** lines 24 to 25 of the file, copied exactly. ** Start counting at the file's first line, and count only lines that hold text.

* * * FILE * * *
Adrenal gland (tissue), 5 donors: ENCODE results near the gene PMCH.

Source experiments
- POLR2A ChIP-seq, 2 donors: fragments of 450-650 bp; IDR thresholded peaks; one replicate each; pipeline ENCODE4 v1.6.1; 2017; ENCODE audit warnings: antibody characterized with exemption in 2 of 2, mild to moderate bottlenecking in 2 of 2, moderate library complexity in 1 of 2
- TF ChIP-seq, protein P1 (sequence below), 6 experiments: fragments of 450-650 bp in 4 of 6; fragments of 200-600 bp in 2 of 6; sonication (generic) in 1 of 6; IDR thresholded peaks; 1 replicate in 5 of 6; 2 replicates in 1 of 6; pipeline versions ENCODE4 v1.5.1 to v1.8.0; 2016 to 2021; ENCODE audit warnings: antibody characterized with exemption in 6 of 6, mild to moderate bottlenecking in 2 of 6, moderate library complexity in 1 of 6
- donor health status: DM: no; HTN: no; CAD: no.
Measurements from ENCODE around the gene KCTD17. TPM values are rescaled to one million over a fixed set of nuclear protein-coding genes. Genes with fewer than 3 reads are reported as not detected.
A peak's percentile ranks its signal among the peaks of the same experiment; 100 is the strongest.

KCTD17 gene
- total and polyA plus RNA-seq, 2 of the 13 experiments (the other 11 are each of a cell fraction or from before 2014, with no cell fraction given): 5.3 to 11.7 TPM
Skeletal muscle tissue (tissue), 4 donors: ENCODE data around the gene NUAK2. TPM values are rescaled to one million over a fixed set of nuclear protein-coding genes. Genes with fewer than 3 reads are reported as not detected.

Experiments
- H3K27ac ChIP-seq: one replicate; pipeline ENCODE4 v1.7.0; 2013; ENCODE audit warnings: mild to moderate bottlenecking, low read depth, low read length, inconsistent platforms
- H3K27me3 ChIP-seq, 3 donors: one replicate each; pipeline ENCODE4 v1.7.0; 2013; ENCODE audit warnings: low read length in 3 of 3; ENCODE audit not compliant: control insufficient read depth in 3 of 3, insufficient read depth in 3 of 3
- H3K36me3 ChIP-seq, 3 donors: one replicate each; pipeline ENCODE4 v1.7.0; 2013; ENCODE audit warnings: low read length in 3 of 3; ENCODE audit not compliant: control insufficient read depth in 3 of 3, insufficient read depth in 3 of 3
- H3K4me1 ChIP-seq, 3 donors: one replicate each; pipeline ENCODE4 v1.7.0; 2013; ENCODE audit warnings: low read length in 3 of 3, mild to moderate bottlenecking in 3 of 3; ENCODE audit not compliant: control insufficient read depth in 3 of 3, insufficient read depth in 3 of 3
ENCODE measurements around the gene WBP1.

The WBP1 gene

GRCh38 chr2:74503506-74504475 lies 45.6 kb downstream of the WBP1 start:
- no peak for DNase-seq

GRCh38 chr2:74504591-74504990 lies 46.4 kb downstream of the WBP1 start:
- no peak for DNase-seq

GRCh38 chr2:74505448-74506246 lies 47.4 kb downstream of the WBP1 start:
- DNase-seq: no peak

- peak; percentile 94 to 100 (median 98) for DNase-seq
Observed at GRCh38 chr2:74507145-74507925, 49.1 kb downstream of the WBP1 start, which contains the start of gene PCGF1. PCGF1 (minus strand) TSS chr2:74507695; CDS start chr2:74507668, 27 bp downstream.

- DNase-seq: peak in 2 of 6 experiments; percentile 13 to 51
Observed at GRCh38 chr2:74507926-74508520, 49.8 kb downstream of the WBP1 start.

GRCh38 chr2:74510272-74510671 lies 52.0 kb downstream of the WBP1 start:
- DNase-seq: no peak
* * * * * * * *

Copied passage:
- peak; percentile 94 to 100 (median 98) for DNase-seq
Observed at GRCh38 chr2:74507145-74507925, 49.1 kb downstream of the WBP1 start, which contains the start of gene PCGF1. PCGF1 (minus strand) TSS chr2:74507695; CDS start chr2:74507668, 27 bp downstream.